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Out-of-school children in Nigeria now 18.3m – UNICEF



17m Nigerian children age 15 to 17 out of school, UNICEF says

The United Nations Children’s Fund (UNICEF) has lamented that discrimination against children based on ethnicity, language, and religion was rife in countries across the world.

In a new report published ahead of the 2023 World Children’s Day and seen by Ripples Nigeria on Saturday, the UNICEF Executive Director, Catherine Russell, said the denial of children’s rights showed the extent to which racism and discrimination impact their education, health, access to a registered birth, and a fair and equal justice system.

This, according to her, highlights widespread disparities among minority and ethnic groups across the world.

She said: “Systemic racism and discrimination put children at risk of deprivation and exclusion that can last a lifetime.

“This hurts us all. Protecting the rights of every child – whoever they are, wherever they come from – is the surest way to build a more peaceful, prosperous, and just world for everyone.”

Among the new findings, the report showed that children from marginalized ethnic, language, and religious groups in an analysis of 22 countries lag far behind their peers in reading skills.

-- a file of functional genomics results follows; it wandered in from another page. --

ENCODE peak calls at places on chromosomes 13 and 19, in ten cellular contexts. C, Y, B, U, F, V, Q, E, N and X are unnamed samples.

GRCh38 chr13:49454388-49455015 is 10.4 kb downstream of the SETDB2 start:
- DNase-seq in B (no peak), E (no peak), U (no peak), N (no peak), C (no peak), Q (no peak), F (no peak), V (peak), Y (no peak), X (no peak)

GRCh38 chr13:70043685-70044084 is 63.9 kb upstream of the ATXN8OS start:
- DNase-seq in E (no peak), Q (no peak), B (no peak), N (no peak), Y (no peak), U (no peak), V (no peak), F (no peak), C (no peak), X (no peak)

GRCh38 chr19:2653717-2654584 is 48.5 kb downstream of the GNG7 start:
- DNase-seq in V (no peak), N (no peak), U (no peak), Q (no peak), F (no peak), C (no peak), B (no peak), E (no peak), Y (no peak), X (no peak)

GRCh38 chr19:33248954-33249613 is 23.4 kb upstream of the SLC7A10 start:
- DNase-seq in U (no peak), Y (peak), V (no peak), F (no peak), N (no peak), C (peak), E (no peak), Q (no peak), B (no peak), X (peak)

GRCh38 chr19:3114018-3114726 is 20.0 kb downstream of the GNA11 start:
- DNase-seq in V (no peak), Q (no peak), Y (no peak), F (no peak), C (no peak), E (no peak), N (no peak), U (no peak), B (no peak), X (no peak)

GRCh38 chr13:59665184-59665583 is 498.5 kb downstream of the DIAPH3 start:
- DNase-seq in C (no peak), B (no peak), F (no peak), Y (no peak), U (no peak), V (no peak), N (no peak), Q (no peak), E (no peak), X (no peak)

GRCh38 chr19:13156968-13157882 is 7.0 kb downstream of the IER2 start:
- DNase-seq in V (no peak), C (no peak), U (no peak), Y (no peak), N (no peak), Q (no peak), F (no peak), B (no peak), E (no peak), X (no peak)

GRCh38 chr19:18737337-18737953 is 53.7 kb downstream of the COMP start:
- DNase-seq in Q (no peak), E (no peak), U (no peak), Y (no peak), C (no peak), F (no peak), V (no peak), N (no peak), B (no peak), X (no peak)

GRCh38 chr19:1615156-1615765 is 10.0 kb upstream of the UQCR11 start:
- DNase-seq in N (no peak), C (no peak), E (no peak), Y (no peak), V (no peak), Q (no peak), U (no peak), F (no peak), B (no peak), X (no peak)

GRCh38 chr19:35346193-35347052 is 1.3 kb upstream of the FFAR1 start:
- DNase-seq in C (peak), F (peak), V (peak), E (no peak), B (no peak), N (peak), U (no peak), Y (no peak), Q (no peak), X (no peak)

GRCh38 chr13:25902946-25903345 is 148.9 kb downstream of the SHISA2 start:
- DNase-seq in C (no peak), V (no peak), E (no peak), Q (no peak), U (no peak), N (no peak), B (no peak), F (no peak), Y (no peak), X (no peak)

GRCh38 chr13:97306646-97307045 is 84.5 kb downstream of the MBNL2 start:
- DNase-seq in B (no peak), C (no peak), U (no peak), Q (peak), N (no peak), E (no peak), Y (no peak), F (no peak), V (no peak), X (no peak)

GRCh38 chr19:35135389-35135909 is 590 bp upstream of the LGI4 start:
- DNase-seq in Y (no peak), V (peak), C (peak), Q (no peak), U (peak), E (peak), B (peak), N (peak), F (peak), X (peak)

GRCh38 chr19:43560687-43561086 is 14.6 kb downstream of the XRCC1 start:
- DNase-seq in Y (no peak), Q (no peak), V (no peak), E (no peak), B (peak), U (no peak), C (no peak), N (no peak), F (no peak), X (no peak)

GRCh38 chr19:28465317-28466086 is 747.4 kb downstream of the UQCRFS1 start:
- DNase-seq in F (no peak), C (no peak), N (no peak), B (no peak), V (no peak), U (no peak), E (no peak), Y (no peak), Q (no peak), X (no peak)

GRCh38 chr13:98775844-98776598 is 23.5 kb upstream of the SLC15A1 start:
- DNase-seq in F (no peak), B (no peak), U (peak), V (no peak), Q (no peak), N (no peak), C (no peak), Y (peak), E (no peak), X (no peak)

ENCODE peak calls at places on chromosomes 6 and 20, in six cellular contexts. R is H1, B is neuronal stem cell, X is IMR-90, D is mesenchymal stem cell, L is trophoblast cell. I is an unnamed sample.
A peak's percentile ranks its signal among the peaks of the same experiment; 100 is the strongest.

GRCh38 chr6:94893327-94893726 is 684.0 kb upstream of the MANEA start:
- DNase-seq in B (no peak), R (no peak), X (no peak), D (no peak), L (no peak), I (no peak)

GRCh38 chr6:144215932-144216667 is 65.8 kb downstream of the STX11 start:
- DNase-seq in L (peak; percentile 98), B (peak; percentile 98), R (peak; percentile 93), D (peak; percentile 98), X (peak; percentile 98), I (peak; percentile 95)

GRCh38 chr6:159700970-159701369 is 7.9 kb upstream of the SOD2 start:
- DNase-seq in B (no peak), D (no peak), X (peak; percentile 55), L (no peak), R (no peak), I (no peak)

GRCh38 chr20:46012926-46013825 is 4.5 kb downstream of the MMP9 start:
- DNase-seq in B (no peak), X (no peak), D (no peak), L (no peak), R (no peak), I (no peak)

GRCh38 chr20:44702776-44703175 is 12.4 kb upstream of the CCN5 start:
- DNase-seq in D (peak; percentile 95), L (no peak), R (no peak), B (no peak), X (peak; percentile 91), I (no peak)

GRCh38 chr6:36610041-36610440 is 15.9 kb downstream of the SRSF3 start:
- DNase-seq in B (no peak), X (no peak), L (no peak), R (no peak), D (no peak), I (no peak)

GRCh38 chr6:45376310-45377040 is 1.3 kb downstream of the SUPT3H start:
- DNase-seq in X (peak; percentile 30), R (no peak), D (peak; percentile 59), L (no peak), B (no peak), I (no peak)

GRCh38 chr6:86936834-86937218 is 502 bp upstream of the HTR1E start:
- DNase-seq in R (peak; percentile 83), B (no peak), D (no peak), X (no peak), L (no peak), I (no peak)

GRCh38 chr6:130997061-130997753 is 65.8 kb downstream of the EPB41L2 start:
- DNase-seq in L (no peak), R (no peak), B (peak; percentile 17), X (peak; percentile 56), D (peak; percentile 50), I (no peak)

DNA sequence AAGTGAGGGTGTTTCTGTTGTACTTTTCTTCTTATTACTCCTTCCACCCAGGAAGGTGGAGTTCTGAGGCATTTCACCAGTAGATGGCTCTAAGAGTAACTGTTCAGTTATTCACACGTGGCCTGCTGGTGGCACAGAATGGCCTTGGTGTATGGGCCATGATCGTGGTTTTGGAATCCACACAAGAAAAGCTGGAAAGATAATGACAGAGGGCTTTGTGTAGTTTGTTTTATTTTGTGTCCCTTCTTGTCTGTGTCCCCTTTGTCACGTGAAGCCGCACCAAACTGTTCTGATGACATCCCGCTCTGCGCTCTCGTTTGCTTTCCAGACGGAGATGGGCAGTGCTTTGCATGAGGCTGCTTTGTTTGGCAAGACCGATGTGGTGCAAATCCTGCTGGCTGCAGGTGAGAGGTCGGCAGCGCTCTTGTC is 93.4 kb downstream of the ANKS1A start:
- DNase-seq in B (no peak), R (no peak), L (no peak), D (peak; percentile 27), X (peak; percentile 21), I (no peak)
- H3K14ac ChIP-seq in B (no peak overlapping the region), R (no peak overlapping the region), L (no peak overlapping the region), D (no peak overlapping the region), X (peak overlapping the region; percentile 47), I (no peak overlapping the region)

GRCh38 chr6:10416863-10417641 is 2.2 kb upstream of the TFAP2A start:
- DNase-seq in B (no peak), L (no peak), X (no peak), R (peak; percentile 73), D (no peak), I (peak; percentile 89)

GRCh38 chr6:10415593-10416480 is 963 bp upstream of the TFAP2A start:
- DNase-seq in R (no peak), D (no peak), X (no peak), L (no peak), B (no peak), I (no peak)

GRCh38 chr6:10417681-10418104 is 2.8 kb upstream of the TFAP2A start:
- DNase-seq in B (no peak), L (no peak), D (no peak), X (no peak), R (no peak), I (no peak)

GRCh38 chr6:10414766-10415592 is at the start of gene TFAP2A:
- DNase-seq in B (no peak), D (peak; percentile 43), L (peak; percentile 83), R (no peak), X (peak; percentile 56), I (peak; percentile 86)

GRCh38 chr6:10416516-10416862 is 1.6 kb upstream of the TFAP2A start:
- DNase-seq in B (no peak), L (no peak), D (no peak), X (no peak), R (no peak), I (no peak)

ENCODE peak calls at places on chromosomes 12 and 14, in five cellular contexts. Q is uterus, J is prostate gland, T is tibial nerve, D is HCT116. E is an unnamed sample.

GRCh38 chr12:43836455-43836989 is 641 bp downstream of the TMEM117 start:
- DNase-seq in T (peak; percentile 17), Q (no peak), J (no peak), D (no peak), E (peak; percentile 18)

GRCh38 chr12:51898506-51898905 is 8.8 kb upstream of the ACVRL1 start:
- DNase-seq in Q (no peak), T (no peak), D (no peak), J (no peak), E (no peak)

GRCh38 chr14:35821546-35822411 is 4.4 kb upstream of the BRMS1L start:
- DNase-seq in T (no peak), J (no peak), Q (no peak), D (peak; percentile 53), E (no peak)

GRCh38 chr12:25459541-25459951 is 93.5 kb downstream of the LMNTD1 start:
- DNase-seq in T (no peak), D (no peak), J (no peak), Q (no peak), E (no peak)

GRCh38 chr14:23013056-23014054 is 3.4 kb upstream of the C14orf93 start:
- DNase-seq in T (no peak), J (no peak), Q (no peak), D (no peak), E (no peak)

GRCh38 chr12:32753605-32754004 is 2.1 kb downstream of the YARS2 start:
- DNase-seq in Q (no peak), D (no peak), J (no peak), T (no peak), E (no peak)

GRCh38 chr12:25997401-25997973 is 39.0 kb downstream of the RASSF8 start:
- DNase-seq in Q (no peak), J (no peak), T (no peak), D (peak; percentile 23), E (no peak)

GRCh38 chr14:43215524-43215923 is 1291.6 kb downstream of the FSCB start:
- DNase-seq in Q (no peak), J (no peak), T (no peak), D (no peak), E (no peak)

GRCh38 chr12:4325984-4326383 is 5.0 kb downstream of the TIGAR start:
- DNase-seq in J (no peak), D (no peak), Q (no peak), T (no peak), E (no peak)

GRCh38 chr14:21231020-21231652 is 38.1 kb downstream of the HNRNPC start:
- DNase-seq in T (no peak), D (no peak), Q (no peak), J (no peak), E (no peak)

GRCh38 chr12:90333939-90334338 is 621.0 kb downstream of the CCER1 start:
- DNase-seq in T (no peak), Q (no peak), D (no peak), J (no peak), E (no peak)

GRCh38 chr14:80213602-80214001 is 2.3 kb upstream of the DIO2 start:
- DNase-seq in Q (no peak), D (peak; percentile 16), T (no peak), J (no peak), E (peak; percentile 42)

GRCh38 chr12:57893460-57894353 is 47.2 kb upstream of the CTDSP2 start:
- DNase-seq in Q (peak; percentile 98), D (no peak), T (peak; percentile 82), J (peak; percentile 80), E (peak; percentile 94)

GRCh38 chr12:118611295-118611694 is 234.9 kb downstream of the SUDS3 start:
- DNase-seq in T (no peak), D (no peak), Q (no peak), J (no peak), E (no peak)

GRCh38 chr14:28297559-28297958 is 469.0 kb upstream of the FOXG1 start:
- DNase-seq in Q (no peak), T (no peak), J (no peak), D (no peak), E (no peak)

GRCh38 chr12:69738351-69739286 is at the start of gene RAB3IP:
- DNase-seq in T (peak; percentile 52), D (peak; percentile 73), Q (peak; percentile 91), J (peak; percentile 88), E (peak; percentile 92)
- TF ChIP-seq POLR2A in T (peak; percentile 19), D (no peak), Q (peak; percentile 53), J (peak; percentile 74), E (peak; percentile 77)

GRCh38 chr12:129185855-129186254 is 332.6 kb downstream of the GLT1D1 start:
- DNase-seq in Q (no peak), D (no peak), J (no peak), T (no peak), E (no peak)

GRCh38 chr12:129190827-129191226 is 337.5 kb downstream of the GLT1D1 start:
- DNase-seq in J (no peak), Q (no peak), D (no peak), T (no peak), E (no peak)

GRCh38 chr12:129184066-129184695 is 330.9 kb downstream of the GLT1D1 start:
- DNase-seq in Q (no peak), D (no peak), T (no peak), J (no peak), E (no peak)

Read also:UNICEF urges Buhari to rescue abducted Katsina children

On average, students aged 7-14 from the most advantaged group are more than twice as likely to have foundational reading skills than those from the least advantaged group.

The report revealed that Nigeria has 18.3 million children who are not in school, and a high number of children attending schools but not getting a solid education that can translate into good prospects for their future.

“While this crisis affects children across the country, girls, children with disabilities, children from the poorest households, street children, and children affected by displacement or emergencies are affected more.

“Discrimination and exclusion deepen intergenerational deprivation and poverty and result in poorer health, nutrition, and learning outcomes for children, a higher likelihood of incarceration, higher rates of pregnancy among adolescent girls, and lower employment rates and earnings in adulthood,” Russell added.

By Yemi Kanji

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